The monthly or bi-weekly salary and wage disbursement are broken down into the following:
Net Salary – the total earnings/wages entitled to an employee before any form of tax deduction is applied.
Take Home Pay – this amount is the total money that an employee is able to take home after all taxes and contributions have been deducted from their respective Gross Income.
Total Tax Deducted – this is the sum of all the deductible taxes and contributions that are due to be deducted from the Net Salary of respective employees.
Payroll Cycle – The pay cycle in New Zealand is subject to the employer’s choice, however, the standard frequency is that of a monthly or a bi-weekly basis.
13th Salary- There are no laws in New Zealand facilitating provisions for a 13th salary.
Anything over the weekly average of hours is to be paid as overtime, and this fluctuation must first be discussed between boss and employee. There is no law that requires payment for extra time put in; however, employers will often fork out 150% of the regular salary rate.
Step 1: Get A Visa
Getting a visa is the first important step. There are two choices – an entrepreneur work visa and a residential visa.
- Entrepreneur Visa
The entrepreneur work visa is divided into two categories based on the development of your business. If you are ready to start a new venture, the application for a six-month visa will be accepted if approved.
If your business meets the important criteria of having at least NZ$100,000 in working capital, scoring a minimum of 120 points on the country’s grading system (which evaluates success and contributions) and demonstrating an unblemished history with no fraudulent or winding up activities involved – applying visa to remain in the land for another 24 months is possible.
- Residential Visa
If you’re a foreigner wishing to make this country your home and run a business, then the residential visa is for you. Note that it comes with more rigorous requirements than those needed for an entrepreneur work visa.
There are two available visas: the 6-month visa and the 2-year option. You must pass health, character, and language tests to be considered for either of these visas.
This visa can also be attained for 6 months without meeting the requirements if your business has an investment of NZ$500,000 provided that at least three citizens or residents of New Zealand are given permanent jobs.
Step 2: Come Up With A Business Structure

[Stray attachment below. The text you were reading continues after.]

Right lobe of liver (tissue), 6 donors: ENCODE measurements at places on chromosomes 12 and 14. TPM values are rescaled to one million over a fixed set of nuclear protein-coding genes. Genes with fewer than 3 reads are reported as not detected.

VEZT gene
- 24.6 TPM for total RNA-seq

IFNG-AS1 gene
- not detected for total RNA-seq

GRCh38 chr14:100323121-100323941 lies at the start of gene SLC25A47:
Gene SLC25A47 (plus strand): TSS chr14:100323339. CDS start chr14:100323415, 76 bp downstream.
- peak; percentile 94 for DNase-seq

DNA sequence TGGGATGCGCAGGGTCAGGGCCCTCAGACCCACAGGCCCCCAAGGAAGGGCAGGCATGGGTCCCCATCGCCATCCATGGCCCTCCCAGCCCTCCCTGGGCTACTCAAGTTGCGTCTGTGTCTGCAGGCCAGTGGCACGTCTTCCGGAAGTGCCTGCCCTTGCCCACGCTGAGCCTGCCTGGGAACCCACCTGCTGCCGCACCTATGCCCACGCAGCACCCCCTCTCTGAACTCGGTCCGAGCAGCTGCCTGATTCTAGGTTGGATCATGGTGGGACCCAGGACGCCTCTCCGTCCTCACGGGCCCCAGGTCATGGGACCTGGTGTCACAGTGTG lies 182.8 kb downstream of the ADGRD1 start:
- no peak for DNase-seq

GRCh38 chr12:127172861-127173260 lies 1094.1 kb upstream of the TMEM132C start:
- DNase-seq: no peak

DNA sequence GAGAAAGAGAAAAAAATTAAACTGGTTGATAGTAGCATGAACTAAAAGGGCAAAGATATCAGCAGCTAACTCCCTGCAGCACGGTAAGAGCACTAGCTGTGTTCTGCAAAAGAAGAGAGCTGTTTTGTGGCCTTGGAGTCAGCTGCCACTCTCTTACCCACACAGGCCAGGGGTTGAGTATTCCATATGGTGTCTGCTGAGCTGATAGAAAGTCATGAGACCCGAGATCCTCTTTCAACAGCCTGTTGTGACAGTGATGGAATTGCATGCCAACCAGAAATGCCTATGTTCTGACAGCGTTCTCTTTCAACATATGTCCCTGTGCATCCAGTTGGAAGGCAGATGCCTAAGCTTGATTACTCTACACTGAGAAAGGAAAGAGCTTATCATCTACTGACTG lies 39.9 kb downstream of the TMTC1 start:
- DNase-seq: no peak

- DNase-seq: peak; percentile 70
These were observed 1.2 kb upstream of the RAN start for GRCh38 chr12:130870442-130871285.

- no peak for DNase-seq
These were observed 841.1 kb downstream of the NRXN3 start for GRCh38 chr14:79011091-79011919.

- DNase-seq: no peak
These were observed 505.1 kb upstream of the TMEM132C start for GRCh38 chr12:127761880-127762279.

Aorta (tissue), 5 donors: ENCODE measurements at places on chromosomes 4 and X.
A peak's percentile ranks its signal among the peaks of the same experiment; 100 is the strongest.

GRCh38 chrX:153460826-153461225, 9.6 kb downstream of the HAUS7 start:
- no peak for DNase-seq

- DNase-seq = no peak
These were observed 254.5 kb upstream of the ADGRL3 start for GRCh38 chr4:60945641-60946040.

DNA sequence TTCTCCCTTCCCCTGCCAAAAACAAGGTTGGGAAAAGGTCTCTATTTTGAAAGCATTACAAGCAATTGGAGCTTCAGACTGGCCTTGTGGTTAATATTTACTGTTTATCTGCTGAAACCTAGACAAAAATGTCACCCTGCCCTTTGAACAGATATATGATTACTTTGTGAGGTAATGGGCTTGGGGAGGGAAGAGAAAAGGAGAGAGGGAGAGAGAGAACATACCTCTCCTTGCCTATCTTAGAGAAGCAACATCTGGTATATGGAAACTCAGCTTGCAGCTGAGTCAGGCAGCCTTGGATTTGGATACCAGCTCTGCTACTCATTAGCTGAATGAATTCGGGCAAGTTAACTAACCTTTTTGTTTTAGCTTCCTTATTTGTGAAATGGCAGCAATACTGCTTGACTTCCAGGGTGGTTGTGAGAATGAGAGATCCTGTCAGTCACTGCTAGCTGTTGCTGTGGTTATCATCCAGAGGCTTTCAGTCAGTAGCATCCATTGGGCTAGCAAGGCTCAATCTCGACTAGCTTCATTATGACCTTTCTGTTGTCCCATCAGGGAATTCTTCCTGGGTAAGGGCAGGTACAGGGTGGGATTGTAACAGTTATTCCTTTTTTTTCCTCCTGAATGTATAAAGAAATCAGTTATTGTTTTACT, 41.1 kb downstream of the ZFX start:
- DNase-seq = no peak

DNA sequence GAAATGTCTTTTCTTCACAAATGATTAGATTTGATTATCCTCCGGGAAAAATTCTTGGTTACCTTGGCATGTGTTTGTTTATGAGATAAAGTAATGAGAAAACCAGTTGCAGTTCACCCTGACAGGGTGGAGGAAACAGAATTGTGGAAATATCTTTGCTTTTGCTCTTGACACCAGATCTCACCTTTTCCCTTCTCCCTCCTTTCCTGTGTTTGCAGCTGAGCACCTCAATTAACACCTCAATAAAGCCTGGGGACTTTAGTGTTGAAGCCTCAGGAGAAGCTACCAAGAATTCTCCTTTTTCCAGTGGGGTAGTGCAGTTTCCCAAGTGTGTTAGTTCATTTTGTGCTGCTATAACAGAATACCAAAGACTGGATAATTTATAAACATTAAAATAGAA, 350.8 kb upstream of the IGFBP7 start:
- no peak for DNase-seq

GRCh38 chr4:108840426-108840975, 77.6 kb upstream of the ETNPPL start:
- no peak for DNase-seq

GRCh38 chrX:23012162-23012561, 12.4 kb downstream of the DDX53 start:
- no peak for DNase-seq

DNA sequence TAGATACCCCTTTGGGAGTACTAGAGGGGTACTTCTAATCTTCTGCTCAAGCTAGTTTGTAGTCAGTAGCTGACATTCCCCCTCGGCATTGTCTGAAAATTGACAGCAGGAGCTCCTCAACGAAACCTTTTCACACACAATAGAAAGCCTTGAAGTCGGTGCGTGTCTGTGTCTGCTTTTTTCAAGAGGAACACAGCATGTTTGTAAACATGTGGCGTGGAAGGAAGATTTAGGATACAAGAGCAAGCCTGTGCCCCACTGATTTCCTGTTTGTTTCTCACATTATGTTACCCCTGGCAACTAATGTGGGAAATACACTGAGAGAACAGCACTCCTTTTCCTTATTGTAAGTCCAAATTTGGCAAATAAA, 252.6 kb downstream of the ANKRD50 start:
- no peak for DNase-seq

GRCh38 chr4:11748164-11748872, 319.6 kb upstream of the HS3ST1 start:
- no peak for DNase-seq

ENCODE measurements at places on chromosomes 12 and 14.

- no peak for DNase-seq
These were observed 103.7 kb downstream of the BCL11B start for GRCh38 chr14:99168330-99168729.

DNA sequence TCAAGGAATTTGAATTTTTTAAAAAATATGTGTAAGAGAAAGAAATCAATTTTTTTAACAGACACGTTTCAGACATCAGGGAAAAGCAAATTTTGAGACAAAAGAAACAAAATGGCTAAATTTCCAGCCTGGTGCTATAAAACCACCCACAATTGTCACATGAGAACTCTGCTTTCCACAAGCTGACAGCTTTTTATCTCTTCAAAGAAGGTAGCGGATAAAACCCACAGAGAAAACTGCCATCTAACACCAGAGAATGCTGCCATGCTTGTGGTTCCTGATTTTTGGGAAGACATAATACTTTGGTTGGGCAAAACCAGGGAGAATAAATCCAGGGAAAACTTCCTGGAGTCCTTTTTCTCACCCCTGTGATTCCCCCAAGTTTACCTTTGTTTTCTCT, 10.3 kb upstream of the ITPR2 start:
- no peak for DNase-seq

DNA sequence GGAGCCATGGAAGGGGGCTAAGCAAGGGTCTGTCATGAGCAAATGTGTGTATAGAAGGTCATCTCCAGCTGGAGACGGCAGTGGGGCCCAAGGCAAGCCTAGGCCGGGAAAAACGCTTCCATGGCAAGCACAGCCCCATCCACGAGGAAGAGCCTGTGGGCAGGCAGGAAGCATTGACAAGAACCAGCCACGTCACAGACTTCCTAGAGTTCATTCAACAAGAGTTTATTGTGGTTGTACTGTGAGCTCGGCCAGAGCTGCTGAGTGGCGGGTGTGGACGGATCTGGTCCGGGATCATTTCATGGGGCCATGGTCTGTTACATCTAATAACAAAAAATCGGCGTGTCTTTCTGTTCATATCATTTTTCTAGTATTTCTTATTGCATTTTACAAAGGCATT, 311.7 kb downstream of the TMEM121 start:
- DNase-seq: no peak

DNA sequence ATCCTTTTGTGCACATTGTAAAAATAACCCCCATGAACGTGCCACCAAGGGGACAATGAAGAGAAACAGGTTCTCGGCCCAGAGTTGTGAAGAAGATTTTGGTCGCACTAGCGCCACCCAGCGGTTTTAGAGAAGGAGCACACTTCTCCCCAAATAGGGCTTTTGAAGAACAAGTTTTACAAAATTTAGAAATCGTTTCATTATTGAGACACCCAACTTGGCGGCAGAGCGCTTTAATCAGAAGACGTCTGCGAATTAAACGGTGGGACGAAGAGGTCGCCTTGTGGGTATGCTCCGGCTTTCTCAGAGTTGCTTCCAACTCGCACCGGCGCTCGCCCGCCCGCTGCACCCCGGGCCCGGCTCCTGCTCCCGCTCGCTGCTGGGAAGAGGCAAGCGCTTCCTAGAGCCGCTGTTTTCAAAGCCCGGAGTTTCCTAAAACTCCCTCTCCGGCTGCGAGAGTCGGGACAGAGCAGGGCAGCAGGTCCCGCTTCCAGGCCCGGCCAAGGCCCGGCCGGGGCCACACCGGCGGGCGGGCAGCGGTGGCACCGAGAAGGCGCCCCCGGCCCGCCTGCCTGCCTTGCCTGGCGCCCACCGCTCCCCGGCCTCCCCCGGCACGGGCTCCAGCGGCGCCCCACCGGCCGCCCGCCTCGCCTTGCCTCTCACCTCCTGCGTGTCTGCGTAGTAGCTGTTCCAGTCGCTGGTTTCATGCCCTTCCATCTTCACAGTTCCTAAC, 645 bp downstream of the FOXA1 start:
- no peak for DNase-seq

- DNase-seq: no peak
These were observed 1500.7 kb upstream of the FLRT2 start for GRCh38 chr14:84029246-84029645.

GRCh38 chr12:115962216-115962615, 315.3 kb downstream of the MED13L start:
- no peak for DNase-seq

The next step–picking a suitable form of business structure. Sole proprietorship, partnership and limited company each offer unique advantages and drawbacks. As a sole trader, while you enjoy easy set-up processes as well as a full entitlement of your profits from the venture, remember that working with partners also allows access to valuable expertise and risk-sharing capabilities which cannot be found elsewhere.
For some, being a limited company is an optimal choice as your liabilities are restricted to the amount of your initial investment. However, these entities may be too burdensome and have stringent regulations that can make it difficult for everyone involved.
Step 3: Pick A Name
After deciding on your business structure, the next critical step is to select an available name. The NZ government offers ONECheck: an effortless online search tool that makes checking company names’ availability simple and fast. Once done, make sure to reserve your chosen name with the Companies Office right away.
Step 4: Set Up RealMe Login
Having a RealMe login would make life much easier. This set of usernames and passwords is in widespread use for online services within New Zealand due to the number of government departments that require it, from registering your business name, managing Inland Revenue accounts, or applying for permits.
Step 5: Create A Business Banking Account
It is imperative, especially as your business grows, to open a dedicated business banking account — not only for efficiency but also for protection. Blending personal and company transactions in one bank account leads to difficulties with asset security and accounting or tax filing complexities.
Step 6: Observe Legal Obligations
- New Zealand Business Number (NZBN)
Kiwi companies have a requirement to register and receive a New Zealand Business Number (NZBN). This individual code is specifically designed for each New Zealand company, with the intent of enabling easy identification as well as data sharing among businesses.
- Protect Your Brand
It is essential to have a distinct business identity. Investigate carefully to ensure that your brand logo does not unintentionally copy any current logos. Once you are sure that your trademark and logo are unique, register them right away. Registering for a domain name additionally guarantees the originality of your business’s branding.
- Obtain Licenses and Permits
It is essential to check the laws with the local government, as regulations vary between cities. Apart from any existing licenses or permits that you already know of, make sure you possess all necessary authorizations based on the type of business before launching it.
- Fulfil Tax Burdens
If your business generates more than NZ$60,000 yearly, it is essential to register for GST with the Inland Revenue Department. To prevent paying fines, ensure you are up-to-date on all filing deadlines. The Inland Revenue Department features various instructional videos and tax workshops that can help foreign investors comprehend their responsibilities regarding taxation easier and faster.